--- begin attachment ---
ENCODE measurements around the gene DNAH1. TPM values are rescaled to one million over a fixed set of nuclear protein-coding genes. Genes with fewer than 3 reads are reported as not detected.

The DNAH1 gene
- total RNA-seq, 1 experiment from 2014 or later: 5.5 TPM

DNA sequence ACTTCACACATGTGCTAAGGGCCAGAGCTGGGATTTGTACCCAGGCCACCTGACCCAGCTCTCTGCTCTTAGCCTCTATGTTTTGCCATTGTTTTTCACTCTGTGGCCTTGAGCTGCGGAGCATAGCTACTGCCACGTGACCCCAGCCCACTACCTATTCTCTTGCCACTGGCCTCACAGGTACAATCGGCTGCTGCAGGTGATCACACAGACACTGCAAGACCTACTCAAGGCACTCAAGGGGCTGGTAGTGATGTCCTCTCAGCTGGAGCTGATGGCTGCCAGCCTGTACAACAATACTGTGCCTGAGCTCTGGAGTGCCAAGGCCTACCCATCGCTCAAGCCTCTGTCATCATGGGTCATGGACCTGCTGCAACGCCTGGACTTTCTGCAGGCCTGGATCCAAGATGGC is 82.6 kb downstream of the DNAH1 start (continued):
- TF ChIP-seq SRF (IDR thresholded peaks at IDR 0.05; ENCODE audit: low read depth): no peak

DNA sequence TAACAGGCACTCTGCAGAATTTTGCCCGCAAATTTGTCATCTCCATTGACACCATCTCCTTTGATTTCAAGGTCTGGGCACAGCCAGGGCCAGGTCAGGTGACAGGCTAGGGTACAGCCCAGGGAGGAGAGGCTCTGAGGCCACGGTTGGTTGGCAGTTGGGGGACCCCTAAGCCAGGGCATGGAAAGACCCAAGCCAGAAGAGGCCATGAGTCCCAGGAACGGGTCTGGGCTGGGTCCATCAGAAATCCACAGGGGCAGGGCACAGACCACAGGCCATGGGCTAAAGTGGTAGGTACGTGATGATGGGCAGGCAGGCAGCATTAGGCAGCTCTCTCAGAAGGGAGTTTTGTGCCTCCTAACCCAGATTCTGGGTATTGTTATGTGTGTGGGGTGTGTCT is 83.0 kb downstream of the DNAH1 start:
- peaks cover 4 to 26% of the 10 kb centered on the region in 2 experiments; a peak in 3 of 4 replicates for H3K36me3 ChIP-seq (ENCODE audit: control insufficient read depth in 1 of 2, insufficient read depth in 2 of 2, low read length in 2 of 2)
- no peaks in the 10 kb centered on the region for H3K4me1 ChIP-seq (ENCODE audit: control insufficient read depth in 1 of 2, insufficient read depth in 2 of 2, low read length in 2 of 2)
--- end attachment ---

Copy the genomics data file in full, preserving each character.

ENCODE measurements around the gene DNAH1. TPM values are rescaled to one million over a fixed set of nuclear protein-coding genes. Genes with fewer than 3 reads are reported as not detected.

The DNAH1 gene
- total RNA-seq, 1 experiment from 2014 or later: 5.5 TPM

DNA sequence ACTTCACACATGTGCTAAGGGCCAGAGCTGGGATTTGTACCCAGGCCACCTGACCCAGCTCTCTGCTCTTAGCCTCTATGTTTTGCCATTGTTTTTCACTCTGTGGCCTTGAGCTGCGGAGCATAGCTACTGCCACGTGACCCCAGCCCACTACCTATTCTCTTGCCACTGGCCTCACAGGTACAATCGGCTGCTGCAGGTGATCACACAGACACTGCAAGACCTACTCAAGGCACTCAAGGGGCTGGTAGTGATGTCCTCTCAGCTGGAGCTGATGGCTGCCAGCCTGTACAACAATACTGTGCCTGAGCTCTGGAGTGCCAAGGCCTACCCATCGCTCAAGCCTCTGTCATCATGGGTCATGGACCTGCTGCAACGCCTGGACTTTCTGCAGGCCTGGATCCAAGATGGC is 82.6 kb downstream of the DNAH1 start (continued):
- TF ChIP-seq SRF (IDR thresholded peaks at IDR 0.05; ENCODE audit: low read depth): no peak

DNA sequence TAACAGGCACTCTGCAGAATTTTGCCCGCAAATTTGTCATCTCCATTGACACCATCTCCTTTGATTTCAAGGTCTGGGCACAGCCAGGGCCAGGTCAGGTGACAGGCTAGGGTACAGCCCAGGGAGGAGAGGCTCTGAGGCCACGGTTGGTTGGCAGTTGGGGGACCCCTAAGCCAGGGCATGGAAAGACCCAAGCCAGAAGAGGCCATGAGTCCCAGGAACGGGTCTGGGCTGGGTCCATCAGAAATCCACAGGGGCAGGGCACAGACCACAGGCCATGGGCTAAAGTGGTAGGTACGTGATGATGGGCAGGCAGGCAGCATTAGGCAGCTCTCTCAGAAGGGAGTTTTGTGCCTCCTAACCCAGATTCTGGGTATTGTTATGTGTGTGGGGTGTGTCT is 83.0 kb downstream of the DNAH1 start:
- peaks cover 4 to 26% of the 10 kb centered on the region in 2 experiments; a peak in 3 of 4 replicates for H3K36me3 ChIP-seq (ENCODE audit: control insufficient read depth in 1 of 2, insufficient read depth in 2 of 2, low read length in 2 of 2)
- no peaks in the 10 kb centered on the region for H3K4me1 ChIP-seq (ENCODE audit: control insufficient read depth in 1 of 2, insufficient read depth in 2 of 2, low read length in 2 of 2)